I must have been a good girl this year because as an early birthday present my husband gave me a smoker. Yeah, you read that right...a Weber Smokey Mountain Cooker to smoke meat and other goodies.
For our inaugural smoked meat feast, we decided to smoke some chicken. Since folks had Monday off from work, we thought it would be a good day to share. We invited my brother and his girlfriend, Kate and our friends Dave and Wendy to join us.
Serves 8 to 12
3 whole fryer chickens (3 to 4 lbs each)
48 oz Goya brand mojo criollo
kosher salt and freshly ground black pepper, to taste
1/2 cup canola oil
Between 6 and 8 hours before dinner, split the chickens and get them ready for the marinade. To split a chicken - lay the chicken breast-side down on a cutting board. Using heavy-duty kitchen shears or a sharp knife, cut down both sides of backbone. Flip the chicken over, so the cut section is down. With your hands, push against the breast to crack it open. Use the kitchen shears or knife to cut through the breast and finish splitting the chicken. You also want to break up the leg joint. Grip the thigh firmly, then bend or twist the legs on each half until you hear or feel the break at the joint between the leg and the thigh.
Now you are ready to marinate the chicken halves. Use one-gallon zip-top plastic bags or glass dishes to marinate the chicken, no metal containers. Place chicken in the preferred container, shake the marinade bottles well, and then pour over chicken. Put it in the refrigerator covered for 4 to 6 hours, turning once or twice to distribute the marinade.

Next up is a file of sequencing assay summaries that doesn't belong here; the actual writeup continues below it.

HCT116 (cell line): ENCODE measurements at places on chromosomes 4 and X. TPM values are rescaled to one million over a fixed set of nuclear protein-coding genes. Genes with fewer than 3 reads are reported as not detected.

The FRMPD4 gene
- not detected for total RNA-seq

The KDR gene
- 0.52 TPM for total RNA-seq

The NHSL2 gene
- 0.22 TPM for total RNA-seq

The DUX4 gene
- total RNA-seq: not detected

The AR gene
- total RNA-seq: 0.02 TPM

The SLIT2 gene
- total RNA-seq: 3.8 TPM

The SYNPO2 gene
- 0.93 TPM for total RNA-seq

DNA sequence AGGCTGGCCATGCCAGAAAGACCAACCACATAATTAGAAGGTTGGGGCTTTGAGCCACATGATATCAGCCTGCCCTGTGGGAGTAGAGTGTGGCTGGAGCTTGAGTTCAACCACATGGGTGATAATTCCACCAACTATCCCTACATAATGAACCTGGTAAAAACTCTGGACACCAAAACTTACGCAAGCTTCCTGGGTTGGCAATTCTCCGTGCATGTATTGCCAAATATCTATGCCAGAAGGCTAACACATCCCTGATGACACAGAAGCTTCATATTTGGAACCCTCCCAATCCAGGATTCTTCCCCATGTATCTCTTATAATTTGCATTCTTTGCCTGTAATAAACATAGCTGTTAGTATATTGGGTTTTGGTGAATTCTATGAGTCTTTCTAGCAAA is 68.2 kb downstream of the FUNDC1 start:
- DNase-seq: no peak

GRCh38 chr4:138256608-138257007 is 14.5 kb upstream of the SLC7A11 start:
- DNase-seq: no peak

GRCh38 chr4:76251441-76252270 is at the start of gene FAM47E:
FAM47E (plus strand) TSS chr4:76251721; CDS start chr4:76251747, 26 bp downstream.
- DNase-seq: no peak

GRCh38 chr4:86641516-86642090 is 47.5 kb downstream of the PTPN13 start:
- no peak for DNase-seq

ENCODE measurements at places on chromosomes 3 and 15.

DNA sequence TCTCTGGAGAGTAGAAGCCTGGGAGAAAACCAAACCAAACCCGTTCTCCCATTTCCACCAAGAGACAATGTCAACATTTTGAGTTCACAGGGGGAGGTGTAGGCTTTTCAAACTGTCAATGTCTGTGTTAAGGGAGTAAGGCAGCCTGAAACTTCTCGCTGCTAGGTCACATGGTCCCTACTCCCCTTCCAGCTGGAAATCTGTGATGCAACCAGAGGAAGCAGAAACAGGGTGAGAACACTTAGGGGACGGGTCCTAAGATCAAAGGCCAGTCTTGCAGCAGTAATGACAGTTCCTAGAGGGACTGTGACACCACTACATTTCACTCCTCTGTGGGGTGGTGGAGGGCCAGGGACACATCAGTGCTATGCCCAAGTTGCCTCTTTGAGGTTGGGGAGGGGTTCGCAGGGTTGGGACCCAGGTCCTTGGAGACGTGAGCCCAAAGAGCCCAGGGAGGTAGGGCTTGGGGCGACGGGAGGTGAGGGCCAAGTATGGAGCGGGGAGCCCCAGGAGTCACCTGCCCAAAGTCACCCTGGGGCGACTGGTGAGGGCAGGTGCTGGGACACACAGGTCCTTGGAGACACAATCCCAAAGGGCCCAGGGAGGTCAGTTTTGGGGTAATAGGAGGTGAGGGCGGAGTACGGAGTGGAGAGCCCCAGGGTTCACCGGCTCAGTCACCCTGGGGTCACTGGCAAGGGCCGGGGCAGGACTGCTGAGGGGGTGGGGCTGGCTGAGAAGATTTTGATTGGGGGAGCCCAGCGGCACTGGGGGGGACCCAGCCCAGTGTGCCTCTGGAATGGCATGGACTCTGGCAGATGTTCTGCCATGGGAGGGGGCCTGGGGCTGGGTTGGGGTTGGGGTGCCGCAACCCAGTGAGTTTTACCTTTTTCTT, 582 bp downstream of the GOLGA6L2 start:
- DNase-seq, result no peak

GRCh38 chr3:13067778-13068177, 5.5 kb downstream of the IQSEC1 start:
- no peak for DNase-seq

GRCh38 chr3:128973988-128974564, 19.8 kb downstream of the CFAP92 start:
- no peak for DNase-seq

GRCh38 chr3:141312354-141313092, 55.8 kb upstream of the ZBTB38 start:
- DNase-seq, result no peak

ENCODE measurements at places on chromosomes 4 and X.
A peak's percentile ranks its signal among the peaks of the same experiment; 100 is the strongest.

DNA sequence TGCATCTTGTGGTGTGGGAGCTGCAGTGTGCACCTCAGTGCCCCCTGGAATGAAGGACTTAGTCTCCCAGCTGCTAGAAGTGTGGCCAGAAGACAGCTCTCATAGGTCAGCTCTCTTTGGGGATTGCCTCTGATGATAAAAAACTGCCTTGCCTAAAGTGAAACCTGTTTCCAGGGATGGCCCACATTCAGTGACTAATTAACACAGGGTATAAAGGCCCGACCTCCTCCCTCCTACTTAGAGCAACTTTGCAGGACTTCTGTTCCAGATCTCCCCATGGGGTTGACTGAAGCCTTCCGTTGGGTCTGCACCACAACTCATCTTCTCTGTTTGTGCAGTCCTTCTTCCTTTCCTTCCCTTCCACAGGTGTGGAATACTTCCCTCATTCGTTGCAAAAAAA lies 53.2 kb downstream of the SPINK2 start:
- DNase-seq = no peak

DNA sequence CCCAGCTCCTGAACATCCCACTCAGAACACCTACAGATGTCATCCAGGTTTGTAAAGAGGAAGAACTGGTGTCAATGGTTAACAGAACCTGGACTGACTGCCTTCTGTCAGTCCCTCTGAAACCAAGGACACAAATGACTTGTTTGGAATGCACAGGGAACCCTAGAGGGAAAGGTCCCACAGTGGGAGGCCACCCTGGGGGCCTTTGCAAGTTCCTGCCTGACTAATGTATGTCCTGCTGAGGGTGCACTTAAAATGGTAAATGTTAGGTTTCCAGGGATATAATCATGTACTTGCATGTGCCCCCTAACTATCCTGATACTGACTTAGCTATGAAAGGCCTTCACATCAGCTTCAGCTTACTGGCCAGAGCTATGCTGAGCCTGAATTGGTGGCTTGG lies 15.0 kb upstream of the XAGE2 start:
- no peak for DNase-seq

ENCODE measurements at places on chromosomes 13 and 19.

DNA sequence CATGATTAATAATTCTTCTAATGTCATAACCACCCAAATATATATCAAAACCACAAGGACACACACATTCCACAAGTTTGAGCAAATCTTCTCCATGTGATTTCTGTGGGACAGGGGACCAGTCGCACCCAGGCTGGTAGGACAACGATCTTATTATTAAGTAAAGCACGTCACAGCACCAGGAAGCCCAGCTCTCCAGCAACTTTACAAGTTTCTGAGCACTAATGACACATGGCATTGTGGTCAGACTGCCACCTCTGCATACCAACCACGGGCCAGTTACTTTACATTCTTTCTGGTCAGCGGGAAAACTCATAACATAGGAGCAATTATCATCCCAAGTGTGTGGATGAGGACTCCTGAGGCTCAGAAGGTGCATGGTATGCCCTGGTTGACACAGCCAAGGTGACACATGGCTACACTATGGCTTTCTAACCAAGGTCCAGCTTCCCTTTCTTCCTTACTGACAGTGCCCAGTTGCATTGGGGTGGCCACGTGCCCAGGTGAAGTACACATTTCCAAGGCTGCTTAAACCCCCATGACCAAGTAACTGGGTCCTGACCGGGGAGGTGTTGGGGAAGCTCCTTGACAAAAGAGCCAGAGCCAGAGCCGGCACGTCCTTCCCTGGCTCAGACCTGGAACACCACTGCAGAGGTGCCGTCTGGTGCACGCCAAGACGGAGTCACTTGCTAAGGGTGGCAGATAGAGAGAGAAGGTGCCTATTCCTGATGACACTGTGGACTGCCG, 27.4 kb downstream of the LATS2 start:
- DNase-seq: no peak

Two hours before dinner, start a fire in your smoker. We used a chimney starter to help get it going and used a mix of lump hardwood charcoal and mesquite wood chunks.
While you are waiting for the charcoal in your starter to engage, pat the chicken dry and brush with 1/2 cup oil. Season lightly with salt and pepper.
When the lit charcoal and wood are ready for cooking, arrange the chicken on the grate. Place the chicken halves in a circle, breast-side in, on the grate, as close to the middle as possible without crowding. We put two halves of chicken on the bottom grate and four halves on the top grate. Put on the lid. The top and bottom vents of the cooker should both be open, but adjust them by closing slightly if the temperature gets too hot. You want to shoot for 250 to 275 degrees F. It was hot enough outside that it impacted the heat of our cooker so much we needed to adjust the vents.
Arranging the chicken on the grate with the breast away from the hottest zone on the grate to protect the breast meat from drying out and help the meat cook more evenly. On the Weber Smokey Mountain cooker, the perimeter of the grate is hotter because heat flows around the water pan and up the sides. Hence, breast side in. Leave the lid on for 1 1/2 hours. No peeking or you will slow down the cooking.
One and one-half hours into the cook, open the lid and puncture the thickest part of the breast with a fork. If the juice running out the chicken is clear, it is done. If the juice is still pinkish, leave the chicken on the cooker and replace the lid and fork-test the chicken every 10 to 15 minutes until the juices run clear. The chickens on the top were done in one and a half hours and the bottom chicken was done about 15 minutes later.
As a guide to the joys of our new smoker, we've been using the cookbook, Low and Slow: Master the Art of Barbeque in 5 Easy Lessons. It includes the above recipe.
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